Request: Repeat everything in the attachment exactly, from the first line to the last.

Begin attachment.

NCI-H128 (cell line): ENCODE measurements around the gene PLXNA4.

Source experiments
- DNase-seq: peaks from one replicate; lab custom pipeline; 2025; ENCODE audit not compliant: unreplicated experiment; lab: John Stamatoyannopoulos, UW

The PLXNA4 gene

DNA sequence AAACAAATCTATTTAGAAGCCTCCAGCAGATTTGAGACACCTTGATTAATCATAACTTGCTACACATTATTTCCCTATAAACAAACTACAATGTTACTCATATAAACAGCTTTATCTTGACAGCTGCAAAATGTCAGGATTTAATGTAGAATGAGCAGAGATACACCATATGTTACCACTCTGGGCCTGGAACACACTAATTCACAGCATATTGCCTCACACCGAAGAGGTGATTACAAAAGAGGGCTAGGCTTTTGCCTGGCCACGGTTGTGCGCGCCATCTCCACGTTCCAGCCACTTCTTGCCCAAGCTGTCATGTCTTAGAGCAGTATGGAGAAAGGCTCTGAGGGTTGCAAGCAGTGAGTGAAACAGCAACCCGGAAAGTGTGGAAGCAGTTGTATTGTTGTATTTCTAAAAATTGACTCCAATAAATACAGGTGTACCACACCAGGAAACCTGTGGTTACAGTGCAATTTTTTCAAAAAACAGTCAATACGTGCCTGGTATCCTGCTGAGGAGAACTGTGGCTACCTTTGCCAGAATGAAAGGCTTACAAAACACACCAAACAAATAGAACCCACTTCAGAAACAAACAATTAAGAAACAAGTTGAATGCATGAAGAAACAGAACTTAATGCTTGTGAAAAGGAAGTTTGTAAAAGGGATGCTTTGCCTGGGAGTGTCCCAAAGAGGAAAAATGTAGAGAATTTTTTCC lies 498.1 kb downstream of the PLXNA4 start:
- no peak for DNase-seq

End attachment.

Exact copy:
NCI-H128 (cell line): ENCODE measurements around the gene PLXNA4.

Source experiments
- DNase-seq: peaks from one replicate; lab custom pipeline; 2025; ENCODE audit not compliant: unreplicated experiment; lab: John Stamatoyannopoulos, UW

The PLXNA4 gene

DNA sequence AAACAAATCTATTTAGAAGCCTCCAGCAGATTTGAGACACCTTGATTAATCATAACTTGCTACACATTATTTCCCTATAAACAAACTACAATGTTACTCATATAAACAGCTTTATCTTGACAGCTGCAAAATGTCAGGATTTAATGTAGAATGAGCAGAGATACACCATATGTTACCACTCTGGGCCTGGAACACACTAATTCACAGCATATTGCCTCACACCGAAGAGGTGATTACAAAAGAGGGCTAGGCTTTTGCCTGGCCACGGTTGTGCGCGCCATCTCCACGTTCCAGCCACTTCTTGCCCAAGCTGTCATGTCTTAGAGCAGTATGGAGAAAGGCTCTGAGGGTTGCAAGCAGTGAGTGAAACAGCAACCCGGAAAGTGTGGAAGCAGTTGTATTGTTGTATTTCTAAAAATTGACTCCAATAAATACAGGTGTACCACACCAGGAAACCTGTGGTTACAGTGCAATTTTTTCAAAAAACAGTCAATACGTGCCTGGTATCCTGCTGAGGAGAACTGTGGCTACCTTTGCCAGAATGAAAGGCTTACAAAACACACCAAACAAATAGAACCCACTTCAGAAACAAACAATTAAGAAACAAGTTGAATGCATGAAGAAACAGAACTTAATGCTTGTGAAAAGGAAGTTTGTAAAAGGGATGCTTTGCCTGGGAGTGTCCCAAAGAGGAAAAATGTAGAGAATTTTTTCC lies 498.1 kb downstream of the PLXNA4 start:
- no peak for DNase-seq